This week I spent five hours photographing pigeon wings at the Burke Museum of Natural History at the University of Washington. Believe it or not, there are some gorgeous pigeons out there, but the Nicobar Pigeon stood out from all the rest. I mean, check out that iridescence! Males tend to be more shiny than females. And this individual had LOTS of shiny.
These stunningly beautiful pigeons are native to most of the Indo-Australasian Archipelago from the Nicobar Islands in the west to the Solomons in the east. They feed primarily on the ground where they eat seeds, fruits, and plant buds.
Nicobar Pigeons are believed to be the closest living relatives to the extinct Didines which included the odd, flightless Dodo and Rodrigues Solitaire. Due to a lack of DNA evidence however, scientists are still not very confident in these relationships. It seems likely that most pigeons and doves in this region are relatively closely related and diverged during an Indopacific radiation event which occurred some 50 million years ago.
To learn more about the intriguing evolutionary history of these breathtaking birds, check out this link.
Here’s your weekly Featured Creature courtesy of the Slater Museum of Natural History. This little guy is one of my favorite specimens in the collection. Let’s see how fast we can get a correct ID for him! Remember, get it right and you’ll be entered to win some really neat prizes!
Back in my days as an undergraduate, I was part of an eccentric bunch of scientists, artists, and writers responsible for producing one of the most fantastic pieces of scientific journalism ever conceived - the Elements Science Magazine of the University of Puget Sound. The brainchild of super-nerdy bio and chem majors, Elements has now become a University sponsored medium and is a highly anticipated campus-wide publication. Elements seamlessly blends science, culture, and art, presenting readers with a myriad of interesting, engaging, and easily-comprehensible articles full of both cutting-edge and silly science.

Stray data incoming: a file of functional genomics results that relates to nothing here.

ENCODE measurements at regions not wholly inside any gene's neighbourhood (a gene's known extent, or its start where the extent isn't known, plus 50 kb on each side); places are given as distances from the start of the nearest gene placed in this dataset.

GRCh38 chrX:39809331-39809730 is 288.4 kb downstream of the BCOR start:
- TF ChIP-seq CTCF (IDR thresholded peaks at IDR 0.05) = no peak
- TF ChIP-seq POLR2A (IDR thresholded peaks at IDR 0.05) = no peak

We also pioneered the Cosmo Nerd spread inspired, of course, by stereotypically laughable Cosmopolitan Magazine covers.
This is the only species of hummingbird to overwinter here in the Pacific Northwest – and they’ve only been doing it for a few decades. Scientists believe that human-provided winter nourishment (i.e. hummingbird feeders) are the primary food source for these non-migrating individuals during the winter months.
As such, researchers at the University of Puget Sound are studying these two distinct populations of birds to determine if they might be diverging – genetically and morphologically. With the help of museum specimens dating back to the early 20th century, we are finding that resident populations of hummers here in the PNW are slightly different than their migratory counterparts.
Opening a tray of Peromyscus or looking down a row of Pine Siskins gives you the feeling that we have an inordinate amount of “dead stuff” in our collections. Many visitors are appalled by this thought. But you can’t simply think of these specimens as “dead things,” rather we must realize that each individual is a unique representative of variation within the species.
This week’s Featured Creature is more of a mystery object.
These strange bones were brought to the museum for identification by a local naturalist. They were found on a nearby lake shore. The longest (on the left) is nearly 7cm long. The shortest is just over 3cm.
Can you tell me what kind of bones these are, what sort of creature they came from, and why they look the way they do?